Everyone is different, by my brain doesn’t work well by starting at A and going to B thinking, so Word is useless to me. Word is a drag on academic writing, and it usually trows up talk of ‘referencing’ using End Note. I hate End Note, it crashes, it’s spawned of DOS and a resource hog in my view. Some people love it. I figure the same people who like to line up for things in shops. I’ve used Diigo and Mendeley for years in serious (and successful) protest.

I like to write using two tools. IA Writer, a bare bones, clean typing machine and Scrivener, which is an organisational powerhouse for writing an non A to B methods. I won’t dwell on Scrivener, plenty have done it already. But as yet, Scrivener and Mendeley are not wired together, which is frustrating. However, the solution (for me) is Papers2 and Scrivener.

I had to bite the bullet, and face up to being the consequences of spending too much time in the pram. I exported all my Mendeley references and notes in BibTex format and imported them into Papers2. I then used the smart keywords gizmo in Papers2 to semi-organise what I had (some clean, some dirty) into rough themes. Next I made folders for related (sort of) papers, cleaning up my tags I went. For example, I’m working on a narrative analysis of New York Times reports about games as networks right now, so I have a folder and keyword tags for that. I can also import my Diigo online-articles into Papers2 using the same process. Yes it’s boring, but it has to be done if I’m ever to walk upright in the sunlight.

The biggest question I had was – how do I insert references as I write. First, let’s assume I’ve cleaned them up (as Mendeley often gets them wrong). In addition, Mendeley’s ‘cite’ function into Word is still slow and clunky. I have to use two programs at the same time – and always fight off Word’s insistence that it knows better about formatting. In my Master’s years, I found OpenOffice to be less irritating with Mendeley, but ultimately the high-lords of academia only speak [doc], so more conversions and ‘save-as’ inconsistencies occurred.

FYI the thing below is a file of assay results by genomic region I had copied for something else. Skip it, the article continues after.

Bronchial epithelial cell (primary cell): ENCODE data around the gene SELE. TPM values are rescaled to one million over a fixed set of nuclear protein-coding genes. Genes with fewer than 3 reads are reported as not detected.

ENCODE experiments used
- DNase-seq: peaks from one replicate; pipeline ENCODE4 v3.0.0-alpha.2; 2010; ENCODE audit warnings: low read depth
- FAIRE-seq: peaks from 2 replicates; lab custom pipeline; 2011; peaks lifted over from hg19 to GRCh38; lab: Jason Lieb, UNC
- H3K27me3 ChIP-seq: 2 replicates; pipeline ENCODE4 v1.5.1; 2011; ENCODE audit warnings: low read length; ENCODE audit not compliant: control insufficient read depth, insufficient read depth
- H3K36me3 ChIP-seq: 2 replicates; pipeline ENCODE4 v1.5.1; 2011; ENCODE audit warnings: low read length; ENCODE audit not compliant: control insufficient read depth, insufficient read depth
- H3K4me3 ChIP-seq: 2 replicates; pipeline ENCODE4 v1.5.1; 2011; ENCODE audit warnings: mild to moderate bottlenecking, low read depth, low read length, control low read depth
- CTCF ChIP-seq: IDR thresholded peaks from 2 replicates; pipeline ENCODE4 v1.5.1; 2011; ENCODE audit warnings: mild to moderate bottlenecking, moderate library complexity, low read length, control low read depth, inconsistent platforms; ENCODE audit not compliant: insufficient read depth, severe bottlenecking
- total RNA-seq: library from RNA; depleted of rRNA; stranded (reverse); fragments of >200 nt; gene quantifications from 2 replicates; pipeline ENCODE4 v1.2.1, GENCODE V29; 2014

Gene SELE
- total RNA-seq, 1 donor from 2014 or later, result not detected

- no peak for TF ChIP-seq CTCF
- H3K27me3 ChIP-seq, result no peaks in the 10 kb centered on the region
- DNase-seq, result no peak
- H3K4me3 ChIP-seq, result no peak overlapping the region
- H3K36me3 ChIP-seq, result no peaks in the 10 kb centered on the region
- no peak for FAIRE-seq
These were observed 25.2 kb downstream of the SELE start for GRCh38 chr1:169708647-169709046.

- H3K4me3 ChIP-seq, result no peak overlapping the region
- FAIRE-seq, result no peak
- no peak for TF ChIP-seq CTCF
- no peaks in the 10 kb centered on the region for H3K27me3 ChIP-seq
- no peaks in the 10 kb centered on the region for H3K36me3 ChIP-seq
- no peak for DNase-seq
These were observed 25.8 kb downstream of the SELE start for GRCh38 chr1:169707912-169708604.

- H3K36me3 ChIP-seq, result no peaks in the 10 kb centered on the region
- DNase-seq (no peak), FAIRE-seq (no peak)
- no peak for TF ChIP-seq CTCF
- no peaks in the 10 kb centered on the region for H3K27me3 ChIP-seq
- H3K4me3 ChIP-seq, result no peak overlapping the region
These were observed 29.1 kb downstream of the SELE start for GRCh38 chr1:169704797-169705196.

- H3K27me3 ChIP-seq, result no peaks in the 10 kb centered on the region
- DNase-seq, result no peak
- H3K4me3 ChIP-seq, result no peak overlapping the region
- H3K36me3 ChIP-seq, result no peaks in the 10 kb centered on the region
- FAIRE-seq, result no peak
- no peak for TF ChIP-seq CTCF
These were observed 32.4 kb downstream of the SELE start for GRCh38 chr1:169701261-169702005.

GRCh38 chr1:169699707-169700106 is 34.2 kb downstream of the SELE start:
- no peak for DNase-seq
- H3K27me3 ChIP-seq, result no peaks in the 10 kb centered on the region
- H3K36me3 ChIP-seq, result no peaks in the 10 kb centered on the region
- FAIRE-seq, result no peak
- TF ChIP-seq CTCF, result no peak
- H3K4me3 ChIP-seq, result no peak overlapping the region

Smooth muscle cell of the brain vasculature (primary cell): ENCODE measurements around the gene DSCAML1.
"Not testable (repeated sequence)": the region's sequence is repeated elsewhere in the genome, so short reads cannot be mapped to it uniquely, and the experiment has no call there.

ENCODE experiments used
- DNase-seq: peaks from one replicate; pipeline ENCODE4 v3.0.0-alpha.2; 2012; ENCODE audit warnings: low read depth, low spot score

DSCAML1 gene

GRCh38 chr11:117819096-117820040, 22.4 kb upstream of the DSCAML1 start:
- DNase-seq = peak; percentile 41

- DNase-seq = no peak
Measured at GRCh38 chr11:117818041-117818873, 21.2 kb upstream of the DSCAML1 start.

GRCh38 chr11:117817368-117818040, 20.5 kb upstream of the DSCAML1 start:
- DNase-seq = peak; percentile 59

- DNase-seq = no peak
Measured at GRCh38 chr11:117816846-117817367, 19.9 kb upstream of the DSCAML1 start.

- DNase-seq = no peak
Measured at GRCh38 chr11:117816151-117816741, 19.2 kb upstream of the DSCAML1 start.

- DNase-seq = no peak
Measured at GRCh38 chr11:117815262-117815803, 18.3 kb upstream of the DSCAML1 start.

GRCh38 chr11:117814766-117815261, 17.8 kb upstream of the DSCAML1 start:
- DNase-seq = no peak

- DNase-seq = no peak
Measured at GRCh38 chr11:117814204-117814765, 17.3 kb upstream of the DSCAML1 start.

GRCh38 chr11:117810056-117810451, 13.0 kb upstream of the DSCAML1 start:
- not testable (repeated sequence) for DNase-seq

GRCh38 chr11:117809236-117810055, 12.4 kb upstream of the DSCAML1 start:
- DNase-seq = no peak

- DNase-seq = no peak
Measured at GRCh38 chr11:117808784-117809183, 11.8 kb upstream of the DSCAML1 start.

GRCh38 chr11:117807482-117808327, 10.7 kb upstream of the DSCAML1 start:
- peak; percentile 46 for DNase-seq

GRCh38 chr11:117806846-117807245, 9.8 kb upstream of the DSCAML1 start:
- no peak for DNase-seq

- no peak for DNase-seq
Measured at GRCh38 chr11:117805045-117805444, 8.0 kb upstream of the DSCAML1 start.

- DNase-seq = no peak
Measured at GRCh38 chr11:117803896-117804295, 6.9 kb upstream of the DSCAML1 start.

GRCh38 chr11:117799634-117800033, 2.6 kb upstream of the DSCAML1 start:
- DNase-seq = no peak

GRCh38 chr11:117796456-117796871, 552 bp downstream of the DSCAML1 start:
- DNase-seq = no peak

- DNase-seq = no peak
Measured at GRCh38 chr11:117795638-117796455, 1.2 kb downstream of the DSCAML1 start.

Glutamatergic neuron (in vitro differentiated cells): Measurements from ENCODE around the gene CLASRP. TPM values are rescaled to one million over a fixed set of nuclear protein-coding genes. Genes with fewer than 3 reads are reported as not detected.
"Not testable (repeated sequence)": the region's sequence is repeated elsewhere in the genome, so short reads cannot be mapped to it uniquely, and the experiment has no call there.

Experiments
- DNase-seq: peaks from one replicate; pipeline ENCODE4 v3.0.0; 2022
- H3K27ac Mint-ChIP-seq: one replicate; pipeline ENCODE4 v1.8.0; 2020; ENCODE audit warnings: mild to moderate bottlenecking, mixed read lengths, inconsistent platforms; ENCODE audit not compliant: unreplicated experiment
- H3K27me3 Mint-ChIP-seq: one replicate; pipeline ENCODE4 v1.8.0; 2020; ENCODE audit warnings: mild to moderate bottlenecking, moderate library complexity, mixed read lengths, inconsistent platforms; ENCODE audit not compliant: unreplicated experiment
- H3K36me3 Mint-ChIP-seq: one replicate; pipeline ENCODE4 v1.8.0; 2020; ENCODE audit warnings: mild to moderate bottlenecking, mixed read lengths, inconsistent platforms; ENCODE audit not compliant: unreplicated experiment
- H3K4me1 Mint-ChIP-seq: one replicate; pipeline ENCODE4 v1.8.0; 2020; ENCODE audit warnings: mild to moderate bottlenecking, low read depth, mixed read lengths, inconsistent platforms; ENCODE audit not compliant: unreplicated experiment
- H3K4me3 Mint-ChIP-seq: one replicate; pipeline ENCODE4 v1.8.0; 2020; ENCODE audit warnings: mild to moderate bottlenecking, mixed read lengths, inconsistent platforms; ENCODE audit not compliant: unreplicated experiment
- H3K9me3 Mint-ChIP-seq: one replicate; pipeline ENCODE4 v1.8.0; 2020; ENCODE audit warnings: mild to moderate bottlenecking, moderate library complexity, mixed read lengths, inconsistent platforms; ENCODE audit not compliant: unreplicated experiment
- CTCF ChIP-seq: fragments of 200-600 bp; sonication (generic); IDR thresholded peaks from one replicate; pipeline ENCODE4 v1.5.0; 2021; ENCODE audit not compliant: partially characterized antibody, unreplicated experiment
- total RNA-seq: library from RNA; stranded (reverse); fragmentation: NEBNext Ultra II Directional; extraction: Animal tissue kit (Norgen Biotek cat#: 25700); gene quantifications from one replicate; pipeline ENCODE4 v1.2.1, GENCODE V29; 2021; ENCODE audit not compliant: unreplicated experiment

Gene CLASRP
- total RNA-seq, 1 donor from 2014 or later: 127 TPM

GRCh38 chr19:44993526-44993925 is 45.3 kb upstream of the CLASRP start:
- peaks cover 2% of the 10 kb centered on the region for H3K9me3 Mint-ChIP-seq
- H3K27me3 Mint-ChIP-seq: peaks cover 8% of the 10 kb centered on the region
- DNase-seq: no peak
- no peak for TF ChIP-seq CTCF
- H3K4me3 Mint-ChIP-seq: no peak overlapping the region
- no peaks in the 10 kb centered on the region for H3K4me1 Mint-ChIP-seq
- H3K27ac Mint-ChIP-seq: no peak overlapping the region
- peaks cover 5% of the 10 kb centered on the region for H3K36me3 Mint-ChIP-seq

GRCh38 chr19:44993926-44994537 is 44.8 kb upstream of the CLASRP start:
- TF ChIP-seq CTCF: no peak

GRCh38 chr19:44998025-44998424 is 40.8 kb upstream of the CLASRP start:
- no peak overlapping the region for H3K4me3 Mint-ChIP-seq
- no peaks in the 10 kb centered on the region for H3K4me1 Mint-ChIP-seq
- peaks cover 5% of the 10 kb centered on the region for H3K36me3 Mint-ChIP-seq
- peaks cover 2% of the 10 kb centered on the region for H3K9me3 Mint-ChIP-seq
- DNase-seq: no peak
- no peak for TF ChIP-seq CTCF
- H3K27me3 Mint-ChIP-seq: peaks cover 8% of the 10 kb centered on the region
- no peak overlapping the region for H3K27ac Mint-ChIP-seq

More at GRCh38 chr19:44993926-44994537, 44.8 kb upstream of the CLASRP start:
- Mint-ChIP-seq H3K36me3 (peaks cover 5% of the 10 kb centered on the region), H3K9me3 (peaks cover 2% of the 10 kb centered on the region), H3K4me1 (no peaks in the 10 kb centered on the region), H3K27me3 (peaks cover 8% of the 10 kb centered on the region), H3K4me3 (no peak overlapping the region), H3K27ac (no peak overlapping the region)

The solution for me has been to use Papers2 double ‘control’ tap cite as you write. As I write in Scrivener, I just double control tap to bring up a gizmo that then lets me insert a reference (as a sort of short code). An example is something like {Seale:2010ip} 

When I’m ready,I can compile it for a format I want (word, pdf, epub) and so on right out of Scrivener. For most people, writing ends up in the infamously over-bloated Word as I’ve said. Using Papers2, all you have to do is tell it Word to compile your exported Scrivener text, and all you’re wonderful references turn into a flat Word [doc]ument.

One key advantage for the writing process is that you can now organise and re-organise ‘pieces’ of writing to different ends (some for blogging, some for journals, chapters and so on) plus be able to compile for many formats. No more A to B writing, no more citation dramas and lost time.

Writing isn’t just about wrangling Word and EndNote. It’s all about workflow. Sync your documents to SkyDrive, Dropbox, Google Drive and you have a complete system whereby you have a few ‘source of truth’ files, and an almost endless ‘lab’ for writing on multiple platforms and devices.